What is the infamous “Snap Ring Failure”?
“Snap ring failure” refers to a small metal ring in the transmission that breaks (shatters) as a result of the stresses put on it by an improperly manufactured transmission case. The snap ring itself is not the cause of the problem, but it is the piece that breaks as the symptom.
The actual problem is that there is a groove in the case which is cut too wide on some transmission. This allows the snap ring to twist (like rolling a rubber band inside-out) as the counter-shaft moves back and forth under load. The more load, the more twist. Since the snap ring is a thin piece of metal, it doesn’t stand up very well to repeated twisting and eventually shatters into pieces.
See Technical Service Bulletin (TSB) 93-010, “Broken Counter-shaft Bearing Snap Ring”
Which Cars Are Affected?
The snap ring failure is limited to transmission numbers J4A4-1003542 through J4A4-1005978. These transmission numbers are limited to 1991 and 1992 model year vehicles. You cannot determine whether a car is in the range for possible failure by VIN number, you must check the transmission number because the transmissions were not installed in sequential order by VIN . See [Transmission_and_Engine_Numbers] for instructions on locating the transmission number. It is important to note that the problem does not exist on all transmissions in this range. The range simply identifies transmissions which may have the problem.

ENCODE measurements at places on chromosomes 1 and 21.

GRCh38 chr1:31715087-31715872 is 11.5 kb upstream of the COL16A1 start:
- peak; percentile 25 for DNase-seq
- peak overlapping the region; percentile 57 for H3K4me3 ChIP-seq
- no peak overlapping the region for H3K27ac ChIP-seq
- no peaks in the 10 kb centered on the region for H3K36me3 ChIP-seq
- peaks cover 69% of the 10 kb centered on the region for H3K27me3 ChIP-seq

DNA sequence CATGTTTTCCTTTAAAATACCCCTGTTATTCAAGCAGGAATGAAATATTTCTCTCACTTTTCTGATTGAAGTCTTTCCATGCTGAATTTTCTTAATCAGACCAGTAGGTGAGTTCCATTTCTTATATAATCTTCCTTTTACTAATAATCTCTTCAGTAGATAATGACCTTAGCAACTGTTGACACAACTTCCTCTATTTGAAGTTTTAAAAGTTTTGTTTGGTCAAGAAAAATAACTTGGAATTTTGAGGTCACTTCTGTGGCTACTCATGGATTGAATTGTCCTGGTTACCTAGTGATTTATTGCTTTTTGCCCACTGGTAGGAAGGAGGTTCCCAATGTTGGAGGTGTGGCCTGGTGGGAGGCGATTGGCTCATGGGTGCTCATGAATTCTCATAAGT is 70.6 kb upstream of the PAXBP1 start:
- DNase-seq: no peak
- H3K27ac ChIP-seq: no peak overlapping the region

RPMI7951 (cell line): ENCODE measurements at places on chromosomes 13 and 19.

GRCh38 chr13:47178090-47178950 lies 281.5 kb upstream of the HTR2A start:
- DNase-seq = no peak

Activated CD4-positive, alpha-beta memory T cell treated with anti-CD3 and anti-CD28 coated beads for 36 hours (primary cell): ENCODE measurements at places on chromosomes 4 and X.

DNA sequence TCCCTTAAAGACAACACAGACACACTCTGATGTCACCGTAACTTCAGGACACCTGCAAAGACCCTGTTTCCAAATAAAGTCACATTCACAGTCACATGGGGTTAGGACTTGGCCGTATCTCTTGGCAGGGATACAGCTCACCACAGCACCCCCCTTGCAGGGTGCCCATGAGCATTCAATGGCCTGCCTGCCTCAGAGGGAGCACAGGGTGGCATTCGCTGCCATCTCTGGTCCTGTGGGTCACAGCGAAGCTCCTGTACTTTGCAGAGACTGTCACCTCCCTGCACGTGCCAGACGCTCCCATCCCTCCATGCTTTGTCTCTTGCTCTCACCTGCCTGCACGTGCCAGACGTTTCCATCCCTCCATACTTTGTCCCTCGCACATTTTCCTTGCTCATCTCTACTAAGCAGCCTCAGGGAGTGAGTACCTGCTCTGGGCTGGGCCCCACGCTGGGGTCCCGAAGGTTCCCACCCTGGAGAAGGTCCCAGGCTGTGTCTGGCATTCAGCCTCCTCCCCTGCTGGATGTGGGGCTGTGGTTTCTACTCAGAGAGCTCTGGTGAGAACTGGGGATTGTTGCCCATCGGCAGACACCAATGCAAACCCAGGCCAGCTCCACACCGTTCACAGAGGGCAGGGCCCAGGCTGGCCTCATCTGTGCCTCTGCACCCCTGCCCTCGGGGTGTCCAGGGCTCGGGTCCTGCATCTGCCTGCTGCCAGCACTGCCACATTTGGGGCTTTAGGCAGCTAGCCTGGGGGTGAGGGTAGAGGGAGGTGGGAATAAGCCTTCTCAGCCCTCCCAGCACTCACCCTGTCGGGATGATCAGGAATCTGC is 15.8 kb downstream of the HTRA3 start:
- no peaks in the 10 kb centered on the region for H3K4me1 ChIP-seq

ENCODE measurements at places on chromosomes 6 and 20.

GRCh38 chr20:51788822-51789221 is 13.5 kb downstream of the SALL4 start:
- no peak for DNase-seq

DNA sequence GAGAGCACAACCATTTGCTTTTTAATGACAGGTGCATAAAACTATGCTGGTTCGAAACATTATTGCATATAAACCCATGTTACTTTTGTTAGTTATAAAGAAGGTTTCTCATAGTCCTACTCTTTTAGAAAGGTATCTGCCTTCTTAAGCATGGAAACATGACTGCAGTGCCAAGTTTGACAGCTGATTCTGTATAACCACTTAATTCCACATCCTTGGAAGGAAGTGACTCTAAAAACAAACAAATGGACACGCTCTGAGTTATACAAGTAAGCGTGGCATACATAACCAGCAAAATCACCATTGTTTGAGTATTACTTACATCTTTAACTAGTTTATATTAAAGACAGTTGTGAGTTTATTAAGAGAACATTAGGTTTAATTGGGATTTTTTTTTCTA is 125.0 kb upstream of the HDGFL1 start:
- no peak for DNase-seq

OK… But what the heck is a “Snap Ring” anyway??
The snap ring is a very thin metal ring which holds the counter-shaft from moving in the transmission case. Since the transmission gears are not straight cut, when the main shaft gets power from the engine the cut in the gears makes the shafts want to move back and forth in relation to each other. The counter-shaft top bearing is held in place by the snap ring in the upper section of the transmission case.
The snap ring sits in a groove in the bearing and in a groove cut into the transmission case. It’s purpose is to keep the counter-shaft from moving under load changes, such as when you get on and off the throttle. Without this snap ring, the shaft has approximately 6 – 7 mm of movement. If the groove in the transmission case is cut too wide, as with some of the cars in the range above, the snap ring can move back and forth a little. This causes it to flex which puts an enormous amount of stress on it and eventually leads to the whole ring shattering into several pieces.
Are all transmissions in the listed range defective?
No. Only some of the transmission case grooves in the range were cut too wide.
The snap ring sits in a groove-within-a-groove (actually more of a “shelf” within a groove) machined into the transmission case. In order to cut this complex part of the case the manufacturer used a 3-piece bit; one part to cut the main groove, one part to cut the “shelf” that holds the snap ring within the groove, and another piece to cut the outside of the groove.
During the process of machining a batch of transmission cases they would stop once in a while to measure tolerances. They found that the snap ring groove was cut too wide after the bit was used X number of times because the three pieces that made it up would spread apart a little (several thousandths of an inch make a big difference in transmissions). They kept replacing these multi-piece bits and finally redesigned it as one-piece bit to solve the problem.